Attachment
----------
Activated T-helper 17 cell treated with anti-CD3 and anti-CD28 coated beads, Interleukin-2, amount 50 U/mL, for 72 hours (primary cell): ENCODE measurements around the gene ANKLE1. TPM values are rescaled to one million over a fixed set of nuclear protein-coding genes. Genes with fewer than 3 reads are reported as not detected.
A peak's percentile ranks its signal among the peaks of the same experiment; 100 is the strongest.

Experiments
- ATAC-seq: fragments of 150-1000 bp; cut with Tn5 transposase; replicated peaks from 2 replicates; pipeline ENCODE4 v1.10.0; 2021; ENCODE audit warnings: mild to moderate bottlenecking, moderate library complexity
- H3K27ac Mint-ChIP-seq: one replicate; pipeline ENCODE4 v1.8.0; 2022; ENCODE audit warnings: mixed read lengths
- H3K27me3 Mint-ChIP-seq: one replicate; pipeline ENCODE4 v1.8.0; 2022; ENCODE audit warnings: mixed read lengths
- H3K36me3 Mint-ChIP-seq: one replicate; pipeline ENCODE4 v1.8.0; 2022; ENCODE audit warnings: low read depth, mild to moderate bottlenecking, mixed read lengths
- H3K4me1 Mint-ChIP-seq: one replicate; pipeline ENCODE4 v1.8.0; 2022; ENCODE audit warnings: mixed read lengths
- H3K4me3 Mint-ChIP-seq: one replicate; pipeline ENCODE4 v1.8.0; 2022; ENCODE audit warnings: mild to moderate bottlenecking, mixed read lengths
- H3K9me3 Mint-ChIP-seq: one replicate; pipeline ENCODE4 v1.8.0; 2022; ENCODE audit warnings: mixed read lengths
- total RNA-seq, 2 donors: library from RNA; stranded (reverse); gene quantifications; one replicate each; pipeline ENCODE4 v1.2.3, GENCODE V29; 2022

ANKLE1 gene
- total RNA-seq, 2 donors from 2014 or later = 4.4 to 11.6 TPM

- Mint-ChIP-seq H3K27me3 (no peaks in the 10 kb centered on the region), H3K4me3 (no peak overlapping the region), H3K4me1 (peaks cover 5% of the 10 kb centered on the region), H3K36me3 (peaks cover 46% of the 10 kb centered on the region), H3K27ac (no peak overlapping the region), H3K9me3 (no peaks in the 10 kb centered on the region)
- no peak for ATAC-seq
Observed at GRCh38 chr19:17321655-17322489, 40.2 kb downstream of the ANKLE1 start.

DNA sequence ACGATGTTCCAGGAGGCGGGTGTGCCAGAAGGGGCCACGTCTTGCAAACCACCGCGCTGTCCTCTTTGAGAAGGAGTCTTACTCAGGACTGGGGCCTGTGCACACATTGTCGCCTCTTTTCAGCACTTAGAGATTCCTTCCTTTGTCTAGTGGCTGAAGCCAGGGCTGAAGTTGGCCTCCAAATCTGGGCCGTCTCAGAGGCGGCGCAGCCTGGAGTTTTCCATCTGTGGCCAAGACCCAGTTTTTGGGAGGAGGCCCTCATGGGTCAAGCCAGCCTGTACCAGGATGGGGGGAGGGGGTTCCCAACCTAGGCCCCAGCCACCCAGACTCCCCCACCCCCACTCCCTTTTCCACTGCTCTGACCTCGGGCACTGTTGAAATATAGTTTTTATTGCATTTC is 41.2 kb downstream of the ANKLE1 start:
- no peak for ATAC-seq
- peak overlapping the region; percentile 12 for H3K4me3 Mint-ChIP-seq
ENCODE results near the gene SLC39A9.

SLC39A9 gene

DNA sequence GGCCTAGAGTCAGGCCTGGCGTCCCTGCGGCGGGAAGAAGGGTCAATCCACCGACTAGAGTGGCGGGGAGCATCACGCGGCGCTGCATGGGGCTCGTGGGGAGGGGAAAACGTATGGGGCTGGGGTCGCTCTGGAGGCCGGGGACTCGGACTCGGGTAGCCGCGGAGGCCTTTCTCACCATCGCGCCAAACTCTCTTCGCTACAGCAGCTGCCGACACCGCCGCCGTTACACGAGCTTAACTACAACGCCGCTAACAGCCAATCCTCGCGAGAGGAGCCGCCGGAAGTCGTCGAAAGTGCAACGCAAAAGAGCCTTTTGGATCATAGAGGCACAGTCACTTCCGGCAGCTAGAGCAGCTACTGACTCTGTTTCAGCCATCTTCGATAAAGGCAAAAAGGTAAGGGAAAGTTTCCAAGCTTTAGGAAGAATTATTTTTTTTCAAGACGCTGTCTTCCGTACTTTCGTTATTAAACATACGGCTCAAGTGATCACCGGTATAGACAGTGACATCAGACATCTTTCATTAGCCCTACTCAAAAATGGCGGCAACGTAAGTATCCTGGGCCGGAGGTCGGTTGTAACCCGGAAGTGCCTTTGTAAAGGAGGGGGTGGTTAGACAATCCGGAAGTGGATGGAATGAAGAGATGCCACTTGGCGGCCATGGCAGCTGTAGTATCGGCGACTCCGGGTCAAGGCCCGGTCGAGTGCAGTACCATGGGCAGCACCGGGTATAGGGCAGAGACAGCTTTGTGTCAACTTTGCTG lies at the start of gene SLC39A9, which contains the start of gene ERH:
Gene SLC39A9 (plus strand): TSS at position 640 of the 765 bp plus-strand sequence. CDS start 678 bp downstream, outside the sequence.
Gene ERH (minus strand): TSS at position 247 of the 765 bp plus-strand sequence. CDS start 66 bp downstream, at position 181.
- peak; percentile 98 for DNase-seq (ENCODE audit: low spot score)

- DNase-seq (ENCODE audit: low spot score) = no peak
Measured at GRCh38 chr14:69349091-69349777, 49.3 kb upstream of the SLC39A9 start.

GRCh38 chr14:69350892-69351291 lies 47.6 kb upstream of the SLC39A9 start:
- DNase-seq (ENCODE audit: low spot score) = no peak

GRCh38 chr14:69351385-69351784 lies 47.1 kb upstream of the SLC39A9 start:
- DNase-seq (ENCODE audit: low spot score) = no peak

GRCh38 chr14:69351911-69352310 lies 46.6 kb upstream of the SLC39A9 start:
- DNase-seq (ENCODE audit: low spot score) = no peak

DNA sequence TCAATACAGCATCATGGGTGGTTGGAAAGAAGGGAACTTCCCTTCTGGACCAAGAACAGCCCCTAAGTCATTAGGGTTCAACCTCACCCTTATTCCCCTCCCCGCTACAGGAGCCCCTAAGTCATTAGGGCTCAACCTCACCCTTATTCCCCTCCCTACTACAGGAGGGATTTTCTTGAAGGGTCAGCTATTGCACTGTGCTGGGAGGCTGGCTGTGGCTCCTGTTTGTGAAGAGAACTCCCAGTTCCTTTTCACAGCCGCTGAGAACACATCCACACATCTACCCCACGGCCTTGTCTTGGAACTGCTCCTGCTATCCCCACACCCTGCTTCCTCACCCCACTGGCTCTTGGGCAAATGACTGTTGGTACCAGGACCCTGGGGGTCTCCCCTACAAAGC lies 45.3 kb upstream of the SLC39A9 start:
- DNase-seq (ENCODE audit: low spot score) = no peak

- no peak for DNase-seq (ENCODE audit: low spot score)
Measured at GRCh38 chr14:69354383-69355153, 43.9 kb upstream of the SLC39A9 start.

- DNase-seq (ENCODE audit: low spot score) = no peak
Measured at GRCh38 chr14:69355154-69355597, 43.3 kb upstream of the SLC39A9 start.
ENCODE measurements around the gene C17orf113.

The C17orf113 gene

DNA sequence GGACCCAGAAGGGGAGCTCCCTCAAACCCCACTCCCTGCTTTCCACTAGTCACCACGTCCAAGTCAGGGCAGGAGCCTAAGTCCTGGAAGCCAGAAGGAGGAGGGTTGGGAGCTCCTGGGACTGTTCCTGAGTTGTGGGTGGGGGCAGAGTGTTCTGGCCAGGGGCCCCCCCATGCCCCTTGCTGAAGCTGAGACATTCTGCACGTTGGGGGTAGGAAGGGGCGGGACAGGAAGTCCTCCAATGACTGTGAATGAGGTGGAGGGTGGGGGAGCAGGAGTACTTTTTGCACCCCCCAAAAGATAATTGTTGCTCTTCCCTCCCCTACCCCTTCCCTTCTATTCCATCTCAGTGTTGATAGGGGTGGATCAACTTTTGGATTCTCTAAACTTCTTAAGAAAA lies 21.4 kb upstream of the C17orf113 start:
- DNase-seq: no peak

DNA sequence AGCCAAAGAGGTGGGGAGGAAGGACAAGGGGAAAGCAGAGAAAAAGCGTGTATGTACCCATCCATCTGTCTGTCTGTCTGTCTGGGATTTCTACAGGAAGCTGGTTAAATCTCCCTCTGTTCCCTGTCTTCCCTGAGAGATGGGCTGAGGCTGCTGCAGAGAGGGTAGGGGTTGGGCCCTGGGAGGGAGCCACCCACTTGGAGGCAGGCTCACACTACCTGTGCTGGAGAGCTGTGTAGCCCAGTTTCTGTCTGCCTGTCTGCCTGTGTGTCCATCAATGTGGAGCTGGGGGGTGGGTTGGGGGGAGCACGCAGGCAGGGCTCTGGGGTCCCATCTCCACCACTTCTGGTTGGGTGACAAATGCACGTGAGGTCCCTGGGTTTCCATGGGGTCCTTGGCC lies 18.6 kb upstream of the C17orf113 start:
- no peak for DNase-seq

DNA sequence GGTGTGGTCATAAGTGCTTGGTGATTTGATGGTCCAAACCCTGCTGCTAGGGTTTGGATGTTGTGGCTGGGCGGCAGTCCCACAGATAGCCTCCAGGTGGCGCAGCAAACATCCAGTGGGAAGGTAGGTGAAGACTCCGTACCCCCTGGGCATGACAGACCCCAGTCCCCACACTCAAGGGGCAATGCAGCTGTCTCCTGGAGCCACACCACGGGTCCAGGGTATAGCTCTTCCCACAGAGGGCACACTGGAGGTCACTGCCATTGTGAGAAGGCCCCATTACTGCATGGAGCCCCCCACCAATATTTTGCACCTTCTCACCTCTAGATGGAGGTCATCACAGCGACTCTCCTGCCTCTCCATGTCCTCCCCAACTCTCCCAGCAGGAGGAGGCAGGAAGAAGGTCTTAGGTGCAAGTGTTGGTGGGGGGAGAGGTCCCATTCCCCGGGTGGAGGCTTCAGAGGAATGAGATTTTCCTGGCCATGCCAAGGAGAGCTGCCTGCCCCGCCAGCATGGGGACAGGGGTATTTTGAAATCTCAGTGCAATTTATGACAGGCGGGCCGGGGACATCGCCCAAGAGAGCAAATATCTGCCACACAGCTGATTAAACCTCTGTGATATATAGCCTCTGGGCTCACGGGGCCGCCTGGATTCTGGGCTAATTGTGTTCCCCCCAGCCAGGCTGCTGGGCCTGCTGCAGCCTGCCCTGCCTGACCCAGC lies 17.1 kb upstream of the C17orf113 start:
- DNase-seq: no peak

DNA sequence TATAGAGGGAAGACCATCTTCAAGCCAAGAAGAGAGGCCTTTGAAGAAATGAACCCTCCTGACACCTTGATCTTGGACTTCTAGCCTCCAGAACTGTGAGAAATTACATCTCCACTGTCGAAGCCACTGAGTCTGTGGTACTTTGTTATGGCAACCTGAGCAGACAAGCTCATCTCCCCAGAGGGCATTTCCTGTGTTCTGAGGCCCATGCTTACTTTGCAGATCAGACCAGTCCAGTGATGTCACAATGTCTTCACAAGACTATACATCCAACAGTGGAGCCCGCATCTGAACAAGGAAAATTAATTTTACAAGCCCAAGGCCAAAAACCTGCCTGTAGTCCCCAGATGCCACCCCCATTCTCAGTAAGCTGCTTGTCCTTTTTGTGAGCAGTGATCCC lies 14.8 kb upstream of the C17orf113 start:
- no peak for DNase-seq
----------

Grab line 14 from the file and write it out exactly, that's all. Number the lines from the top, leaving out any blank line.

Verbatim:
- Mint-ChIP-seq H3K27me3 (no peaks in the 10 kb centered on the region), H3K4me3 (no peak overlapping the region), H3K4me1 (peaks cover 5% of the 10 kb centered on the region), H3K36me3 (peaks cover 46% of the 10 kb centered on the region), H3K27ac (no peak overlapping the region), H3K9me3 (no peaks in the 10 kb centered on the region)